A numerical method is developed for solving the 3D, unsteady, incompressible Navier-Stokes equations in Cartesian domains containing immersed boundaries of arbitrary geometrical complexity moving with prescribed kinematics. The governing equations are discretized on a hybrid staggered/non-staggered grid layout using second-order accurate finite-difference formulas. The discrete equations are integrated in time via a second-order accurate dual-time-stepping, artificial compressibility iteration scheme. Unstructured, triangular meshes are employed to discretize complex immersed boundaries. The nodes of the surface mesh constitute a set of Lagrangian control points used to track the motion of the flexible body. At every instant in time, the influence of the body on the flow is accounted for by applying boundary conditions at Cartesian grid nodes located in the exterior but in the immediate vicinity of the body by reconstructing the solution along the local normal to the body surface. Grid convergence tests are carried out for the flow induced by an oscillating sphere in a cubic cavity, which show that the method is second-order accurate. The method is validated by applying it to calculate flow in a Cartesian domain containing a rigid sphere rotating at constant angular velocity as well as flow induced by a flapping wing. The ability of the method to simulate flows in domains with arbitrarily complex moving bodies is demonstrated by applying to simulate flow past an undulating fish-like body and flow past an anatomically realistic planktonic copepod performing an escape-like maneuver.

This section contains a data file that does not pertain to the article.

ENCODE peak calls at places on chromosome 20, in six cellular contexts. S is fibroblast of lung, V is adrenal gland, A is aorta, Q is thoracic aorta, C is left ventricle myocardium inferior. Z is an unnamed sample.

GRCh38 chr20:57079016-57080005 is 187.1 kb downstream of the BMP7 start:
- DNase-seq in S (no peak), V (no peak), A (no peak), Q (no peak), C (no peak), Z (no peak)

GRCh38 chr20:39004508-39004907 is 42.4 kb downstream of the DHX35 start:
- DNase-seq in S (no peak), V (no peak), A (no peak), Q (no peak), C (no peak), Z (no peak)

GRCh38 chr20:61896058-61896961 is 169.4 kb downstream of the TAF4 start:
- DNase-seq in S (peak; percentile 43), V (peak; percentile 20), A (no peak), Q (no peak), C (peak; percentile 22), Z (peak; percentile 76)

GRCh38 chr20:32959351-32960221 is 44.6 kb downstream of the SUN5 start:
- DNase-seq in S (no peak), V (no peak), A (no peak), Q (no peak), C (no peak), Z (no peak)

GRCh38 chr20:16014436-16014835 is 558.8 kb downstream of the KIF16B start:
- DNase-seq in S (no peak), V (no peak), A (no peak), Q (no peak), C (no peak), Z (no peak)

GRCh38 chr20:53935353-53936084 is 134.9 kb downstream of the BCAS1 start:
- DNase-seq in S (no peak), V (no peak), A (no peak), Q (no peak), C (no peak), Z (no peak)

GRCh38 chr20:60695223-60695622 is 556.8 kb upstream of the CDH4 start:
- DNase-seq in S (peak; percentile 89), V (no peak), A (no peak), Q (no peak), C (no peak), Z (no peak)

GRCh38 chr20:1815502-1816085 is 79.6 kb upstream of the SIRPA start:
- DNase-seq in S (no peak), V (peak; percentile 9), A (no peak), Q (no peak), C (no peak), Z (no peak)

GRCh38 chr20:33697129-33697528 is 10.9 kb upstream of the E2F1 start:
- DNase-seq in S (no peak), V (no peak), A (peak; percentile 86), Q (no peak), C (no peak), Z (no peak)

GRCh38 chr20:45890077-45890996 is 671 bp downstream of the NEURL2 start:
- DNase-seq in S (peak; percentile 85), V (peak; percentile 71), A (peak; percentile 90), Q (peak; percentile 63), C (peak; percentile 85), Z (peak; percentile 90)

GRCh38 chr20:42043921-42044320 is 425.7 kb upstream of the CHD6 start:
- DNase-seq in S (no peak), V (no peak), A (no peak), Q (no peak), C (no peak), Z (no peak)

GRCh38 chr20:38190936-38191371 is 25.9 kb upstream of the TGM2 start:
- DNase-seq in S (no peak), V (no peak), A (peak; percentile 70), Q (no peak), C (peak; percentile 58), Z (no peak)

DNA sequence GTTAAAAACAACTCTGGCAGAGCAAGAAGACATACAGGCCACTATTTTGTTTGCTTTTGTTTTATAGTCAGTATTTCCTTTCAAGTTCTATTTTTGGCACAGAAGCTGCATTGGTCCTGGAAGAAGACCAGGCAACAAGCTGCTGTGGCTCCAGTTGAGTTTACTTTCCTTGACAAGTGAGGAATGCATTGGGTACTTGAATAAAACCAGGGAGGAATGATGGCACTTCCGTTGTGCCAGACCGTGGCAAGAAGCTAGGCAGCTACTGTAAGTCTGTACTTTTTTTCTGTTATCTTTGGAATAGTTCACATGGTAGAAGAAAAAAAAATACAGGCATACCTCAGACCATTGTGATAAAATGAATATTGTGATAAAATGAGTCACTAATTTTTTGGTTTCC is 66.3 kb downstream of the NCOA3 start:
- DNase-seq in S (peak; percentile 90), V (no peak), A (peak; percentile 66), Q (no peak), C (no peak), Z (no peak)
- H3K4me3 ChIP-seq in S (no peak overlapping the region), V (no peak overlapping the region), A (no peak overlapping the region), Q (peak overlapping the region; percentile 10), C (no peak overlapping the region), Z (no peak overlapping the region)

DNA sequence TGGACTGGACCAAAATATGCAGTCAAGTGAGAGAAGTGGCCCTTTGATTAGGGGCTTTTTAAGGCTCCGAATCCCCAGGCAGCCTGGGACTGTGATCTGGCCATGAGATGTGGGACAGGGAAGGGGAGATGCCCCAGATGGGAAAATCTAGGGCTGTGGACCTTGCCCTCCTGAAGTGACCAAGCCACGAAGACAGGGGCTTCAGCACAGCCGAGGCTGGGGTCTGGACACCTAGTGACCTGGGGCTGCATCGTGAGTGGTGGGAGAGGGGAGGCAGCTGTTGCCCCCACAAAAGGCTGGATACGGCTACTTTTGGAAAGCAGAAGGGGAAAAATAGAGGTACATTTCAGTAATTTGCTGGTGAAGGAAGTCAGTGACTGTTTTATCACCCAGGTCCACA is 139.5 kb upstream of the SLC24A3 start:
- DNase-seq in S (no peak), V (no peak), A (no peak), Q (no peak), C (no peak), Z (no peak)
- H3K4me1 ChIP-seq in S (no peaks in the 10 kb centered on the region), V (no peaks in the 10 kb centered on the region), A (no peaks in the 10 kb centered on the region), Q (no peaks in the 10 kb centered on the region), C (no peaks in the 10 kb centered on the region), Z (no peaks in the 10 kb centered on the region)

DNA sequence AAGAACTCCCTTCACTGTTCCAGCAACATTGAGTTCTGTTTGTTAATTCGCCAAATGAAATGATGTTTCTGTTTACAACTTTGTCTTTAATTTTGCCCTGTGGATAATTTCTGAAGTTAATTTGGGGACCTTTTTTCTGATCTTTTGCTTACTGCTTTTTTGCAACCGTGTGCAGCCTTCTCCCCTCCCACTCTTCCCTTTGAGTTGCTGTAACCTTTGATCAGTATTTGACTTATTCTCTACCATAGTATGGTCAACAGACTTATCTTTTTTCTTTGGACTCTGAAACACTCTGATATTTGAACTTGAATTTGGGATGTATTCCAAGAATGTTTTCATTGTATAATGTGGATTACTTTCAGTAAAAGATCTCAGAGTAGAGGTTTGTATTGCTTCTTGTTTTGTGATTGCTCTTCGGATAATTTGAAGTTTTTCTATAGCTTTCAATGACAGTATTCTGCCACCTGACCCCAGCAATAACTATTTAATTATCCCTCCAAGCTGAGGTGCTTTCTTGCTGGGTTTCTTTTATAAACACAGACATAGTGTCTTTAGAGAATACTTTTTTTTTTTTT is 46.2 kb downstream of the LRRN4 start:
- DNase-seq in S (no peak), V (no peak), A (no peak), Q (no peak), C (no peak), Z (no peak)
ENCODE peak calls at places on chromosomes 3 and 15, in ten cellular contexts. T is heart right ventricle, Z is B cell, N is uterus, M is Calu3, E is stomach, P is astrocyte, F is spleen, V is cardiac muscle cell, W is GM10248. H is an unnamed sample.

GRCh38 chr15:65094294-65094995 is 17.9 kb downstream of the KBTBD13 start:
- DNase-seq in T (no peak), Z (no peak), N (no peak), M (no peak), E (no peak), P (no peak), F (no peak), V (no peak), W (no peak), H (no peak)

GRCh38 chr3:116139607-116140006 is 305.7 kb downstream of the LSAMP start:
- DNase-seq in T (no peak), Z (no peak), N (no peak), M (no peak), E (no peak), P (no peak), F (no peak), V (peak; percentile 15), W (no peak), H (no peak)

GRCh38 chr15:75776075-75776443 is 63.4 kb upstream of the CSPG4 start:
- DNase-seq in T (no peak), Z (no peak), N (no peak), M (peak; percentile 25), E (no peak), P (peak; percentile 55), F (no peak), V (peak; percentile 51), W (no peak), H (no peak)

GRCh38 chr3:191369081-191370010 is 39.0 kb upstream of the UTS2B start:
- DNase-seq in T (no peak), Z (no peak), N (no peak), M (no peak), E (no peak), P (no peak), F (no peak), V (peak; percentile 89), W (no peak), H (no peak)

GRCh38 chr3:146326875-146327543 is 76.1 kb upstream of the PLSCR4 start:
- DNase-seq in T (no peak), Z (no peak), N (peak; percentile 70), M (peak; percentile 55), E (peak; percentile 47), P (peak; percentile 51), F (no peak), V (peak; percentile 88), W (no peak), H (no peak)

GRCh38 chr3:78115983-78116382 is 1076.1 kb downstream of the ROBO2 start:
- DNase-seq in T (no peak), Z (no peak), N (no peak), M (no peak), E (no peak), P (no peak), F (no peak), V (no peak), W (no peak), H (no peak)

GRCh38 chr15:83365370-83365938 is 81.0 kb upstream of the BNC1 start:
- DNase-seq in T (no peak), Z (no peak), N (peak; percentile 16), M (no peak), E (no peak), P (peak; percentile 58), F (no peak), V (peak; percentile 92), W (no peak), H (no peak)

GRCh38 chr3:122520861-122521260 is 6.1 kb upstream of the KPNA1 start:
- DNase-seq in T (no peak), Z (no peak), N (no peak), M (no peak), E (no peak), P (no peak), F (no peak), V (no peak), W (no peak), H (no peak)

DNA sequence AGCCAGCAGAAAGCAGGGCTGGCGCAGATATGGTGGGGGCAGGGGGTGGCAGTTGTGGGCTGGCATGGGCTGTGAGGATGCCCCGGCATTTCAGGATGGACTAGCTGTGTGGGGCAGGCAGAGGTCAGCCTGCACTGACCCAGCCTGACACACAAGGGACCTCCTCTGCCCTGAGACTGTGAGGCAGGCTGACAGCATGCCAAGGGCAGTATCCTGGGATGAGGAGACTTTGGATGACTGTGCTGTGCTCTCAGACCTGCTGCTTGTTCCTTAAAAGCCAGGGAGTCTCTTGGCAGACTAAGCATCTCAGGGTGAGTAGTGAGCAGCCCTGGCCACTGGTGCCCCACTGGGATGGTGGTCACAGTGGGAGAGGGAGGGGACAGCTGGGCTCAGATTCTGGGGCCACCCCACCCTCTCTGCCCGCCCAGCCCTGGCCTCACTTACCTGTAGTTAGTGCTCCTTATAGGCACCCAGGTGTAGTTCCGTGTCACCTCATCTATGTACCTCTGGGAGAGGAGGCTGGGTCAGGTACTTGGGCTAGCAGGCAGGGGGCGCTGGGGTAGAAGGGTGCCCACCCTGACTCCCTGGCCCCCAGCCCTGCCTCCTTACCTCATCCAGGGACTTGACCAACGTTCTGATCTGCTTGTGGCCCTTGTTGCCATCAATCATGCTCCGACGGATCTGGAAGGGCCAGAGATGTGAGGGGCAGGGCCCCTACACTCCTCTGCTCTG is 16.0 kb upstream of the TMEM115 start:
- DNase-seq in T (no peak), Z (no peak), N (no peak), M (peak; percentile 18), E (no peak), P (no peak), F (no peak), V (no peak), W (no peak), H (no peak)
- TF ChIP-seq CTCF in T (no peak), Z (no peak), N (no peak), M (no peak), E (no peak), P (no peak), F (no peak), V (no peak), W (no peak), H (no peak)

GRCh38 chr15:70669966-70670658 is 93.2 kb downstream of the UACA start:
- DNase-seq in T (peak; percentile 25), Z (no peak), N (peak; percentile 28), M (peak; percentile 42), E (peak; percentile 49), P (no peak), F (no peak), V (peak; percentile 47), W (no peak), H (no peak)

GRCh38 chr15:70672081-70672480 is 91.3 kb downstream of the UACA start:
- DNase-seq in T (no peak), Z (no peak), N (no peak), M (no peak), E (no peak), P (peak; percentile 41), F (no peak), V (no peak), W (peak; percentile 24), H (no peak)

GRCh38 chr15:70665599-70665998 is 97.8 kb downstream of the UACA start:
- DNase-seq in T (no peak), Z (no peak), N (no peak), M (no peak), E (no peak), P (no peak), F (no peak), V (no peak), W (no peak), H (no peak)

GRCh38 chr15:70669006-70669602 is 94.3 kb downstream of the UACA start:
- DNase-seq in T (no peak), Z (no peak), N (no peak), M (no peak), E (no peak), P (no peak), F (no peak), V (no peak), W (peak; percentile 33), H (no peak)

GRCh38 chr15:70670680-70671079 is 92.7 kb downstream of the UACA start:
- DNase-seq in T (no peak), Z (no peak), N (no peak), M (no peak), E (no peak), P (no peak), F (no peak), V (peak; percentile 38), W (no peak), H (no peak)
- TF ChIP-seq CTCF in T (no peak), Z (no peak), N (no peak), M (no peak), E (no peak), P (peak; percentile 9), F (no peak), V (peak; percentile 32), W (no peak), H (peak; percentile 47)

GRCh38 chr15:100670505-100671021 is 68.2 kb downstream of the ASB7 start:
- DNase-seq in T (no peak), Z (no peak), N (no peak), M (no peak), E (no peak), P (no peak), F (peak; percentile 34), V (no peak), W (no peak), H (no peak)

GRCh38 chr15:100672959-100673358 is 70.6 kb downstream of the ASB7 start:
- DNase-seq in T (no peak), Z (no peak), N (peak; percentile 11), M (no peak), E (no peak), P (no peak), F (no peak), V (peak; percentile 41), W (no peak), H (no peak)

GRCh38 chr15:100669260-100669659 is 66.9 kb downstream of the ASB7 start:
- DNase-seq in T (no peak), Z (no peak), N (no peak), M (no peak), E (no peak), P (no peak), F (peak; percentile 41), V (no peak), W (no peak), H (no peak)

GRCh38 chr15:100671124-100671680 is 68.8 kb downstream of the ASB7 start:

Bibliographical noteFunding Information:
This work was supported by NSF Career Grant 98-75691, by NIH Grant RO1-HL-07262, and by a grant from the Energy Efficiency and Renewable Energy Office of the US Department of Energy, Wind and Hydropower Technologies Office. We are grateful to Jeanette Yen for helping us with the construction of the copepod numerical model and for many helpful discussions. We also thank Michael Dickinson for providing us with the geometry of the robotic fly wing.
- Artificial compressibility
- Dual time-stepping
- Fluid-structure interaction
- Immersed boundaries